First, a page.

World

Kerry of says meeting with Iranian foreign minister positive, 'hopeful' for Iran nuke deal

  • In this picture released by the official website of the office of the Iranian supreme leader on Saturday, July 11, 2015, Supreme Leader Ayatollah Ali Khamenei attends a meeting with university students in Tehran, Iran. Iran's state-run Press TV cited Khamenei as calling the U.S. an "excellent example of arrogance." It said Khamenei told university students in Tehran to be "prepared to continue the struggle against arrogant powers." (Office of the Iranian Supreme Leader via AP)

    In this picture released by the official website of the office of the Iranian supreme leader on Saturday, July 11, 2015, Supreme Leader Ayatollah Ali Khamenei attends a meeting with university students in Tehran, Iran. Iran's state-run Press TV cited Khamenei as calling the U.S. an "excellent example of arrogance." It said Khamenei told university students in Tehran to be "prepared to continue the struggle against arrogant powers." (Office of the Iranian Supreme Leader via AP)  (The Associated Press)

  • U.S. Secretary of State John Kerry, centre, and State Department Chief of Staff Jon Finer, left, meet with other members of the U.S. delegation at the garden of the Palais Coburg hotel where the Iran nuclear talks meetings are being held in Vienna, Austria, Friday July 10, 2015.   Kerry urged Iran to make the “tough political decisions” needed to reach an agreement but Iranian Foreign Minister Mohammad Javad Zarif accused major powers on Friday of backtracking on previous pledges and throwing up new "red lines" at nuclear talks. (Carlos Barria/Pool via AP)

    U.S. Secretary of State John Kerry, centre, and State Department Chief of Staff Jon Finer, left, meet with other members of the U.S. delegation at the garden of the Palais Coburg hotel where the Iran nuclear talks meetings are being held in Vienna, Austria, Friday July 10, 2015. Kerry urged Iran to make the “tough political decisions” needed to reach an agreement but Iranian Foreign Minister Mohammad Javad Zarif accused major powers on Friday of backtracking on previous pledges and throwing up new "red lines" at nuclear talks. (Carlos Barria/Pool via AP)  (The Associated Press)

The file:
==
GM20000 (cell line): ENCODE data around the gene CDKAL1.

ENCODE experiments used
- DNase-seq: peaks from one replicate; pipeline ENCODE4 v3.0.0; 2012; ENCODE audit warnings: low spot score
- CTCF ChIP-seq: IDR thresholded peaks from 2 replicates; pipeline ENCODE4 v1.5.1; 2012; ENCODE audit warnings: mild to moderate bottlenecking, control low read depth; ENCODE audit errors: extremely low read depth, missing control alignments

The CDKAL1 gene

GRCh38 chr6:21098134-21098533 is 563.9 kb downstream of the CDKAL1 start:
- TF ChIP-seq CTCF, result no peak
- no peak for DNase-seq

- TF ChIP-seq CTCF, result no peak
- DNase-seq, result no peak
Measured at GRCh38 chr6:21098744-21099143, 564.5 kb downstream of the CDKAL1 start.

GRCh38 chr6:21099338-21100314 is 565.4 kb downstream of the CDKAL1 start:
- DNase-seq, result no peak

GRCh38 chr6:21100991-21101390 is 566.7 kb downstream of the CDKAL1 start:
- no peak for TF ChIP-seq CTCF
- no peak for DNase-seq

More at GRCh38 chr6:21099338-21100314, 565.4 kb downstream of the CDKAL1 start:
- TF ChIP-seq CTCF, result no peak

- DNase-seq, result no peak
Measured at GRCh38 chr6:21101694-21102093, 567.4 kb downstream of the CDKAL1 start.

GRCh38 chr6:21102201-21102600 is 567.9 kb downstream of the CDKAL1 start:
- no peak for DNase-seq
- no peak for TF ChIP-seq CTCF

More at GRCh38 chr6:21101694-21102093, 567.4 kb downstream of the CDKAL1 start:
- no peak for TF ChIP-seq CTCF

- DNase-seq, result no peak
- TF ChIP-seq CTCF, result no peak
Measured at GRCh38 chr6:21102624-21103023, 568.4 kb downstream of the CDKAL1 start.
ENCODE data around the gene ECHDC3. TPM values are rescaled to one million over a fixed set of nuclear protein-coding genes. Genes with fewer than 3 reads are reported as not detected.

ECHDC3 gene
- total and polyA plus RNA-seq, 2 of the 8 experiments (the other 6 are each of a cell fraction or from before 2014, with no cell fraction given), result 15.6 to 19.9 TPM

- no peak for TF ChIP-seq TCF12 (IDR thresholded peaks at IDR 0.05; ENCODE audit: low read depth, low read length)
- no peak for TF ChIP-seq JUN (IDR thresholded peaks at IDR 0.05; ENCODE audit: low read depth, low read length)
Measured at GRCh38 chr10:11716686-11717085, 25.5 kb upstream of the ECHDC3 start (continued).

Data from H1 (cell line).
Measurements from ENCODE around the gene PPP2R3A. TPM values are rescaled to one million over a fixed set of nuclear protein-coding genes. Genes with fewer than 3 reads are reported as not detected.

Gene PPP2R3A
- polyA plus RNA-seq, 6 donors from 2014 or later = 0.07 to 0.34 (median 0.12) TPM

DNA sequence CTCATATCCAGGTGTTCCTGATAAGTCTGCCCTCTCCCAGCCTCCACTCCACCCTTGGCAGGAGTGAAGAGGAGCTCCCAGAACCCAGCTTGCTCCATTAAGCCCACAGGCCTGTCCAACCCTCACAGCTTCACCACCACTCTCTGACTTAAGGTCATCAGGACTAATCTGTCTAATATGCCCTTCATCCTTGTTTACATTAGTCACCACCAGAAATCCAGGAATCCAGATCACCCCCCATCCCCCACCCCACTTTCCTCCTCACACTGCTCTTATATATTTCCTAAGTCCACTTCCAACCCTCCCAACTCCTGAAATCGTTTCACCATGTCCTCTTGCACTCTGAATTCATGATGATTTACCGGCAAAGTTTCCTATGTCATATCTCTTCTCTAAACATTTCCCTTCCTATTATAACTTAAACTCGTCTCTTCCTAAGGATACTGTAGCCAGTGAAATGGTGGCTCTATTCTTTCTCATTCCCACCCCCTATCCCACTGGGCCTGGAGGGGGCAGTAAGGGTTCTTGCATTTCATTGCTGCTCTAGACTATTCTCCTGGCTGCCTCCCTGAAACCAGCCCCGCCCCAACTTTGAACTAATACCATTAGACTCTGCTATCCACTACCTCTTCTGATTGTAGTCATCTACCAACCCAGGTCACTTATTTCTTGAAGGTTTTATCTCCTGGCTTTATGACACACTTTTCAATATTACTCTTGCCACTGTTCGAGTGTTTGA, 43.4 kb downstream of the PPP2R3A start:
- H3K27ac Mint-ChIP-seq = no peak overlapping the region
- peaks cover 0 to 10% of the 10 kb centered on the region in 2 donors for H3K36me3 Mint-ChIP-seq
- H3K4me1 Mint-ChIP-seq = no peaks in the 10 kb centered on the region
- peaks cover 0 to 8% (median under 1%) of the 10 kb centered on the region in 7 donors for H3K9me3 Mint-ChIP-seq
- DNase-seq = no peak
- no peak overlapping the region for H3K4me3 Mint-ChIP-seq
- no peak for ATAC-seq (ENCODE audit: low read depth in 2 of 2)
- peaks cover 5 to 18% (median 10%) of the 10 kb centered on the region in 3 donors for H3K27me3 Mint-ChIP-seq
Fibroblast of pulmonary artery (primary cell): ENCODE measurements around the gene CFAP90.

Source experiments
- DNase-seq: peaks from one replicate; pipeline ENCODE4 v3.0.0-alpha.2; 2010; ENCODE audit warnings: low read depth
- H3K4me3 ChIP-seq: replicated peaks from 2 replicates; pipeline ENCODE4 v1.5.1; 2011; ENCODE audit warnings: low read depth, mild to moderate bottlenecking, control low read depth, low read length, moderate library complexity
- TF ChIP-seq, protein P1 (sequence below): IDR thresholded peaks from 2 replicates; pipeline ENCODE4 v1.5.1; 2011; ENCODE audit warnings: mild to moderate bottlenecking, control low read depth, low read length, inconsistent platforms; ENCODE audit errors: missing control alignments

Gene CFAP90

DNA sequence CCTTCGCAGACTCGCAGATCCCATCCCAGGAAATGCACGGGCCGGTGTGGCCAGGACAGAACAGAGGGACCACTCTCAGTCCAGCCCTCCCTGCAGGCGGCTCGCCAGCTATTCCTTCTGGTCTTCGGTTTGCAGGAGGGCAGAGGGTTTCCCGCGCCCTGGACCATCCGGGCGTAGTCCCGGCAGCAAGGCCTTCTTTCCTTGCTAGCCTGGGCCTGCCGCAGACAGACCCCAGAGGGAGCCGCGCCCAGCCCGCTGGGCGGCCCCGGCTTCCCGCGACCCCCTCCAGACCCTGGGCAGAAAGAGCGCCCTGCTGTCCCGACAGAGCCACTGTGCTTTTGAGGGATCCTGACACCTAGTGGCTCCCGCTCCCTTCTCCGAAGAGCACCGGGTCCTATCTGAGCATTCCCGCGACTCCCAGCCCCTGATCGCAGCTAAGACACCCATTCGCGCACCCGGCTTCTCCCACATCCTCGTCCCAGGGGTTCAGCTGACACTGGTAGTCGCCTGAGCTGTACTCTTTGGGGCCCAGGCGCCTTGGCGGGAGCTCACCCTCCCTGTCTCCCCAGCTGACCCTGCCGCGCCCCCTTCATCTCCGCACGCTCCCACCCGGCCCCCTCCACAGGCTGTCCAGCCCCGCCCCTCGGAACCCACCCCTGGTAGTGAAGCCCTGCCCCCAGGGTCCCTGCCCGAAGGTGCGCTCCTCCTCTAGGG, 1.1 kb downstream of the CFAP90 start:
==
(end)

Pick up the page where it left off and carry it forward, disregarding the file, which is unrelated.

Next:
• U.S. Secretary of State John Kerry leaves his hotel on the way to mass at the St. Stephen's Cathedral in Vienna, Austria, Sunday July 12, 2015. Nuclear negotiations with Iranian Foreign Minister Mohammad Javad Zarif, appeared back on track Sunday, with Kerry dropping warnings they could go either way but expressing hope that nearly a decade of international efforts could soon result in a historic deal. (Carlos Barria / Pool via AP)

    U.S. Secretary of State John Kerry leaves his hotel on the way to mass at the St. Stephen's Cathedral in Vienna, Austria, Sunday July 12, 2015. Nuclear negotiations with Iranian Foreign Minister Mohammad Javad Zarif, appeared back on track Sunday, with Kerry dropping warnings they could go either way but expressing hope that nearly a decade of international efforts could soon result in a historic deal. (Carlos Barria / Pool via AP)  (The Associated Press)

After days of saying Iranian nuclear talks can go either way, U.S. Secretary of State John Kerry is expressing optimism that a deal can be reached.

Kerry says he is "hopeful" after his last meeting with Iranian Foreign Minister Mohammad Javad Zarif. He says a "few tough things" remain in the way of agreement but "we're getting to some real decisions."

Kerry spoke Sunday, with less than two days to go to Monday's target date for a pact meant to impose long-term verifiable limits on nuclear programs that Tehran could modify to produce weapons. Iran would get tens of billions of dollars in sanctions relief in return.

The talks are now in their 16th day and have been extended three times since the first deadline of March 31 was missed.